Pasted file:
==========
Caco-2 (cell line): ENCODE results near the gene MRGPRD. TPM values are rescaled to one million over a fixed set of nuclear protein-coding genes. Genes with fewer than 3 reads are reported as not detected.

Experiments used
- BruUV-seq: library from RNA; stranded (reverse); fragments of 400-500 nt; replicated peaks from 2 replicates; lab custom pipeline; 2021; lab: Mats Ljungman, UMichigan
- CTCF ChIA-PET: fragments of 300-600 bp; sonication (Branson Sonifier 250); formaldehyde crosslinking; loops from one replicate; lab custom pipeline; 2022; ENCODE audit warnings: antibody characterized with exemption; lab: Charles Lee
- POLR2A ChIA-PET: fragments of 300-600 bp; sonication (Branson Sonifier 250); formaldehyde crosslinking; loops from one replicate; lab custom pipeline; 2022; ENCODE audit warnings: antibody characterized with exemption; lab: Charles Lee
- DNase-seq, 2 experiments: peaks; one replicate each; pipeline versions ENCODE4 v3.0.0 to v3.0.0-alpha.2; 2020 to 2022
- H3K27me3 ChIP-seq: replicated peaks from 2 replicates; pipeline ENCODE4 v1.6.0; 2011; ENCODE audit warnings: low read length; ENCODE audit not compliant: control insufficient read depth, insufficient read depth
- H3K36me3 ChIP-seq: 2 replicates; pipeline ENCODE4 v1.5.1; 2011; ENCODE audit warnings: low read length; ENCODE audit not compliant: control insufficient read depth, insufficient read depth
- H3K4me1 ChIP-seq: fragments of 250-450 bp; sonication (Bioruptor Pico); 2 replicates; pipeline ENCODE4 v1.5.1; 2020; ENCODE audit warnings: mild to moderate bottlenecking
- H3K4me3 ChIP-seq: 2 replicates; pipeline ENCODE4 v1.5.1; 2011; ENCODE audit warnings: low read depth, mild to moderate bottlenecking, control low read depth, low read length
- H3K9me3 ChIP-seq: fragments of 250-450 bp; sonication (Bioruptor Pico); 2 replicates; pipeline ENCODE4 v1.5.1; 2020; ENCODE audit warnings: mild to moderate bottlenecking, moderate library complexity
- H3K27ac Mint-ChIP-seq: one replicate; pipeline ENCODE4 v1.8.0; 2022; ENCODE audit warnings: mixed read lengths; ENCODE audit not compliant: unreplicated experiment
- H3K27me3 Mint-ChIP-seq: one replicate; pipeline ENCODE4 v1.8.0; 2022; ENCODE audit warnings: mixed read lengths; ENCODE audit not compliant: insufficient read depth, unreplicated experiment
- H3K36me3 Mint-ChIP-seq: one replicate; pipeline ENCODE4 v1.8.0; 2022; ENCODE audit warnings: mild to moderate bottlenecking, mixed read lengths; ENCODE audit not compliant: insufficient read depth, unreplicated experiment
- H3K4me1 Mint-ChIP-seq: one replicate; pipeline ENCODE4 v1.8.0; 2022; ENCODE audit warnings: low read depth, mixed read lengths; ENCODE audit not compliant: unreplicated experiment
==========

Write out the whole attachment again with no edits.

Caco-2 (cell line): ENCODE results near the gene MRGPRD. TPM values are rescaled to one million over a fixed set of nuclear protein-coding genes. Genes with fewer than 3 reads are reported as not detected.

Experiments used
- BruUV-seq: library from RNA; stranded (reverse); fragments of 400-500 nt; replicated peaks from 2 replicates; lab custom pipeline; 2021; lab: Mats Ljungman, UMichigan
- CTCF ChIA-PET: fragments of 300-600 bp; sonication (Branson Sonifier 250); formaldehyde crosslinking; loops from one replicate; lab custom pipeline; 2022; ENCODE audit warnings: antibody characterized with exemption; lab: Charles Lee
- POLR2A ChIA-PET: fragments of 300-600 bp; sonication (Branson Sonifier 250); formaldehyde crosslinking; loops from one replicate; lab custom pipeline; 2022; ENCODE audit warnings: antibody characterized with exemption; lab: Charles Lee
- DNase-seq, 2 experiments: peaks; one replicate each; pipeline versions ENCODE4 v3.0.0 to v3.0.0-alpha.2; 2020 to 2022
- H3K27me3 ChIP-seq: replicated peaks from 2 replicates; pipeline ENCODE4 v1.6.0; 2011; ENCODE audit warnings: low read length; ENCODE audit not compliant: control insufficient read depth, insufficient read depth
- H3K36me3 ChIP-seq: 2 replicates; pipeline ENCODE4 v1.5.1; 2011; ENCODE audit warnings: low read length; ENCODE audit not compliant: control insufficient read depth, insufficient read depth
- H3K4me1 ChIP-seq: fragments of 250-450 bp; sonication (Bioruptor Pico); 2 replicates; pipeline ENCODE4 v1.5.1; 2020; ENCODE audit warnings: mild to moderate bottlenecking
- H3K4me3 ChIP-seq: 2 replicates; pipeline ENCODE4 v1.5.1; 2011; ENCODE audit warnings: low read depth, mild to moderate bottlenecking, control low read depth, low read length
- H3K9me3 ChIP-seq: fragments of 250-450 bp; sonication (Bioruptor Pico); 2 replicates; pipeline ENCODE4 v1.5.1; 2020; ENCODE audit warnings: mild to moderate bottlenecking, moderate library complexity
- H3K27ac Mint-ChIP-seq: one replicate; pipeline ENCODE4 v1.8.0; 2022; ENCODE audit warnings: mixed read lengths; ENCODE audit not compliant: unreplicated experiment
- H3K27me3 Mint-ChIP-seq: one replicate; pipeline ENCODE4 v1.8.0; 2022; ENCODE audit warnings: mixed read lengths; ENCODE audit not compliant: insufficient read depth, unreplicated experiment
- H3K36me3 Mint-ChIP-seq: one replicate; pipeline ENCODE4 v1.8.0; 2022; ENCODE audit warnings: mild to moderate bottlenecking, mixed read lengths; ENCODE audit not compliant: insufficient read depth, unreplicated experiment
- H3K4me1 Mint-ChIP-seq: one replicate; pipeline ENCODE4 v1.8.0; 2022; ENCODE audit warnings: low read depth, mixed read lengths; ENCODE audit not compliant: unreplicated experiment